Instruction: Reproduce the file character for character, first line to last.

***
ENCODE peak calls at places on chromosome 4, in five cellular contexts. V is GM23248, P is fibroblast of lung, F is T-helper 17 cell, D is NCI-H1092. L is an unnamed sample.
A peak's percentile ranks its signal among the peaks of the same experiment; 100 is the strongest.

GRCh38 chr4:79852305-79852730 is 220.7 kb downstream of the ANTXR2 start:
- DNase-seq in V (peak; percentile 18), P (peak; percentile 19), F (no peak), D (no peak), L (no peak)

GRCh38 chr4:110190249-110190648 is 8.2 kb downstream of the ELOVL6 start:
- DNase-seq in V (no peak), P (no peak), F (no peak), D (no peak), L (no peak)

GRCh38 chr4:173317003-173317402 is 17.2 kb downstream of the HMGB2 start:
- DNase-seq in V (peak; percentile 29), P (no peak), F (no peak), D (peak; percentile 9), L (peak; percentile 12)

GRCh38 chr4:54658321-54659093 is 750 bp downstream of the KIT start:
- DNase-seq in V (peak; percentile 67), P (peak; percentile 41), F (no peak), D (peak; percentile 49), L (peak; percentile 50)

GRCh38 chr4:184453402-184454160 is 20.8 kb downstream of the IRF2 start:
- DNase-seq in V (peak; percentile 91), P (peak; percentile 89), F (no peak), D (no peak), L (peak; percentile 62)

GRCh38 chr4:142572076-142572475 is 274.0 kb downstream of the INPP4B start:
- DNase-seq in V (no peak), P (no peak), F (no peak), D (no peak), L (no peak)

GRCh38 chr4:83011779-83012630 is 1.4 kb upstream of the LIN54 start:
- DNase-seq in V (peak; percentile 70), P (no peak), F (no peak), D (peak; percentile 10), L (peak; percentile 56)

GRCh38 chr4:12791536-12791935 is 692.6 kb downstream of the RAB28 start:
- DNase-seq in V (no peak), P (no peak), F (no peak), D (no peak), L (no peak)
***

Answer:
ENCODE peak calls at places on chromosome 4, in five cellular contexts. V is GM23248, P is fibroblast of lung, F is T-helper 17 cell, D is NCI-H1092. L is an unnamed sample.
A peak's percentile ranks its signal among the peaks of the same experiment; 100 is the strongest.

GRCh38 chr4:79852305-79852730 is 220.7 kb downstream of the ANTXR2 start:
- DNase-seq in V (peak; percentile 18), P (peak; percentile 19), F (no peak), D (no peak), L (no peak)

GRCh38 chr4:110190249-110190648 is 8.2 kb downstream of the ELOVL6 start:
- DNase-seq in V (no peak), P (no peak), F (no peak), D (no peak), L (no peak)

GRCh38 chr4:173317003-173317402 is 17.2 kb downstream of the HMGB2 start:
- DNase-seq in V (peak; percentile 29), P (no peak), F (no peak), D (peak; percentile 9), L (peak; percentile 12)

GRCh38 chr4:54658321-54659093 is 750 bp downstream of the KIT start:
- DNase-seq in V (peak; percentile 67), P (peak; percentile 41), F (no peak), D (peak; percentile 49), L (peak; percentile 50)

GRCh38 chr4:184453402-184454160 is 20.8 kb downstream of the IRF2 start:
- DNase-seq in V (peak; percentile 91), P (peak; percentile 89), F (no peak), D (no peak), L (peak; percentile 62)

GRCh38 chr4:142572076-142572475 is 274.0 kb downstream of the INPP4B start:
- DNase-seq in V (no peak), P (no peak), F (no peak), D (no peak), L (no peak)

GRCh38 chr4:83011779-83012630 is 1.4 kb upstream of the LIN54 start:
- DNase-seq in V (peak; percentile 70), P (no peak), F (no peak), D (peak; percentile 10), L (peak; percentile 56)

GRCh38 chr4:12791536-12791935 is 692.6 kb downstream of the RAB28 start:
- DNase-seq in V (no peak), P (no peak), F (no peak), D (no peak), L (no peak)